The Court of Appeal has handed down its decision in the case of R (on the application of Unison) v Lord Chancellor (Equality and Human Rights Commission intervening) rejecting Unison’s challenge to the introduction of employment tribunal and Employment Appeal Tribunal fees.
In the case of Townsend v Commercial Storage Limited, Mr Townsend was a driver. Commercial Storage Limited are a small family run business led by Mr Cooke. Mr Cooke and Mr Townsend had known each other for 20 years. An argument broke out between the two as Mr Cooke had called Mr Townsend into work during his annual leave to set up a new truck. Mr Townsend resented being disturbed during pre-booked leave. During the argument Mr Cooke allegedly told Mr Townsend to “get out of the yard and don’t bother coming back on Monday”.
The High Court has granted a declaration permitting an employee to be accompanied at an investigatory hearing by a representative of his choice. The representative did not meet the employer’s contractual criteria.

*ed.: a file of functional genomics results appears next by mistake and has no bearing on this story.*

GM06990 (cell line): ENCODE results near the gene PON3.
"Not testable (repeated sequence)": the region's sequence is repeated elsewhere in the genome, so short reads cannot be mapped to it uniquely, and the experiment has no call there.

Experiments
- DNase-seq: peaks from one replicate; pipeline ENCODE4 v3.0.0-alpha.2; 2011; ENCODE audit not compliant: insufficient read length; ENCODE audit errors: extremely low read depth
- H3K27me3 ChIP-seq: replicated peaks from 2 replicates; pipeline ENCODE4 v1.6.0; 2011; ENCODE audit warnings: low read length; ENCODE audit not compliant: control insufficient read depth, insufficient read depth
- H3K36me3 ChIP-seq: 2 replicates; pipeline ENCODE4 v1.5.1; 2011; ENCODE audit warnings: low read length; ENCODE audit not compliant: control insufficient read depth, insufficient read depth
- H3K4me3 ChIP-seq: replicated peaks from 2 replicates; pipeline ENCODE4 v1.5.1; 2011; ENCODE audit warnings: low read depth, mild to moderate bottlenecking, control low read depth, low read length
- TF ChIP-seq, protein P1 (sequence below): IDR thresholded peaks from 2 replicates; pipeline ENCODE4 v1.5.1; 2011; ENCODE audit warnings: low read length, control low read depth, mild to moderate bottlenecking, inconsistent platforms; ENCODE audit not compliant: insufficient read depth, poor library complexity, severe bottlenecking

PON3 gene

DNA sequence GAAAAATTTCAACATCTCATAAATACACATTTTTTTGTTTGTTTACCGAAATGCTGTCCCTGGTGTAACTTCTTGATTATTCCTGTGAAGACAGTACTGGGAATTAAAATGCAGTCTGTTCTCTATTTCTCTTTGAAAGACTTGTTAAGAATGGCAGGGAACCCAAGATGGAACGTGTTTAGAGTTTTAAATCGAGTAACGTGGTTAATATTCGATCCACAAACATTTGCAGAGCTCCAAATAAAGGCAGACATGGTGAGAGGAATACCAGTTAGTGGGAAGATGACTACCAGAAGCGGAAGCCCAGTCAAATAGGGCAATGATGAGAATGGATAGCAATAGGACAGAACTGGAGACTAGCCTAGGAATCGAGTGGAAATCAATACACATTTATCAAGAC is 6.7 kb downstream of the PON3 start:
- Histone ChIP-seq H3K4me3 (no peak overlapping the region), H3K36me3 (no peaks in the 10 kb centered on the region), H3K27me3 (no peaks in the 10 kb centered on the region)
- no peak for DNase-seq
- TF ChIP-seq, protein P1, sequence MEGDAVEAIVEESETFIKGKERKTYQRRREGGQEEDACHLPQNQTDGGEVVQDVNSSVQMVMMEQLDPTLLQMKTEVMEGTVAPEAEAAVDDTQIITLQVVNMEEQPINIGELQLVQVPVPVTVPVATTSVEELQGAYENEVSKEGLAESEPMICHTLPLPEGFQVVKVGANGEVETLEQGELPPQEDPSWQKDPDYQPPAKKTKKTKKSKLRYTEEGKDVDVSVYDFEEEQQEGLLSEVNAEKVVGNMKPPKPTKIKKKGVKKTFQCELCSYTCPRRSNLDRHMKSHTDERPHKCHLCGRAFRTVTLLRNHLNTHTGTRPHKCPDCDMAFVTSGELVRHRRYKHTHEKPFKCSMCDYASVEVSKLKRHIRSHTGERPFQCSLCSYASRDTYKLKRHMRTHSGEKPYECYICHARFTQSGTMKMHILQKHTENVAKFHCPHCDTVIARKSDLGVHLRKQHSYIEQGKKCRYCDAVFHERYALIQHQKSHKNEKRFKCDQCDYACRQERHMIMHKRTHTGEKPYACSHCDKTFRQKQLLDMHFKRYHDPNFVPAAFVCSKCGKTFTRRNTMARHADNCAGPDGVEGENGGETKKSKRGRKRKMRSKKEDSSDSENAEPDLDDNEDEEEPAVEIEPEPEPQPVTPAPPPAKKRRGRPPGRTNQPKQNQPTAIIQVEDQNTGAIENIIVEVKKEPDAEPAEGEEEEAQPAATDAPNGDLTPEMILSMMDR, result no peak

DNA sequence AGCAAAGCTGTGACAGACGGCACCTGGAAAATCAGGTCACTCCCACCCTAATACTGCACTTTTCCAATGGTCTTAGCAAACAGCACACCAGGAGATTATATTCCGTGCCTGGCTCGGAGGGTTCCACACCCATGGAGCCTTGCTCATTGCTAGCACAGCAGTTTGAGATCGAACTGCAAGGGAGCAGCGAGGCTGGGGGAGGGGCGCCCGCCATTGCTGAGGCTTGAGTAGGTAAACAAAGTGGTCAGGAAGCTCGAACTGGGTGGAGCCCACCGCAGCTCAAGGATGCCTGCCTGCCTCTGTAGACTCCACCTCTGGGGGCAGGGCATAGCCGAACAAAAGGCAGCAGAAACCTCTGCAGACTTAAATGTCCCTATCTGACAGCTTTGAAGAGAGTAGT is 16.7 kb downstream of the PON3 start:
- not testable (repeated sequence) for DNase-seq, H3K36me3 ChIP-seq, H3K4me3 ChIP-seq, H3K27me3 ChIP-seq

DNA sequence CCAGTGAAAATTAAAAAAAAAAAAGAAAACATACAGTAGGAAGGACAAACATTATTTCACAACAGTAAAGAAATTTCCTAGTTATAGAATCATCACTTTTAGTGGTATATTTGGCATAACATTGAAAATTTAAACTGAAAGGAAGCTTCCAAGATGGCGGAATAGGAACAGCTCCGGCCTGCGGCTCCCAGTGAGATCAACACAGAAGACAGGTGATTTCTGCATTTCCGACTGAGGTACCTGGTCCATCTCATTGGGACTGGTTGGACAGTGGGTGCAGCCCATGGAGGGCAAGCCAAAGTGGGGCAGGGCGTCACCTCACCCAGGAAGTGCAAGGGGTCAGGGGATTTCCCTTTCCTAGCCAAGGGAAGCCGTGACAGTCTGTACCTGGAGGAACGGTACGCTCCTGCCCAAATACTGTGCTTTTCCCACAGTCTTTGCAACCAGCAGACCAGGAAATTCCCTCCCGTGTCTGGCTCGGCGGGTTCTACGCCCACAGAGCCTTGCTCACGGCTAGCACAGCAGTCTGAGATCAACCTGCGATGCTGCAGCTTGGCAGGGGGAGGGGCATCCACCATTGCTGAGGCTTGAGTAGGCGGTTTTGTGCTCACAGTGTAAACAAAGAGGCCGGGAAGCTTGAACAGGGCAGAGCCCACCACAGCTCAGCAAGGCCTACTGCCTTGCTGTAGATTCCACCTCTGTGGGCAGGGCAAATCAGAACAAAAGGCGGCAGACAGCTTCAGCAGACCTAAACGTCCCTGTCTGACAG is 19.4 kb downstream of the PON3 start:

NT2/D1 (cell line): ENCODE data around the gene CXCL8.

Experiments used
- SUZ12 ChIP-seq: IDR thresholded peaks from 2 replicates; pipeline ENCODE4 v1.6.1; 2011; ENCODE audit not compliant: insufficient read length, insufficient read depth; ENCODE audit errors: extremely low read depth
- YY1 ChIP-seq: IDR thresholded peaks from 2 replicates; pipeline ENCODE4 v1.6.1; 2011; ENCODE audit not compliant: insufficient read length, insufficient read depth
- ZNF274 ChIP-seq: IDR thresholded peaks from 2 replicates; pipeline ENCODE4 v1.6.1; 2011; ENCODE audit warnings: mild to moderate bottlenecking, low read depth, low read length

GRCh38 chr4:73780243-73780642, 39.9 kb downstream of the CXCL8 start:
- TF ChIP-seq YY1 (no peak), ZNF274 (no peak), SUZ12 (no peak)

The Employment Appeal Tribunal has held that a claim for stigma damages does not need to be formally pleaded to be considered. In exceptional circumstances, an Employment Tribunal may consider such an award even if there is no reference in a claim form. However, it is not a matter of course for the Tribunal and will turn on its own facts.
The Information Commissioner’s Office (ICO) has warned that insurers should be directed by GPs to request a GP Report under the Access to Medical Reports Act 1988 rather than to utilise the insured’s subject access rights under the Data Protection Act 1998. Medical professionals providing full patient records following a request from an insurance company could be in breach of data protection laws.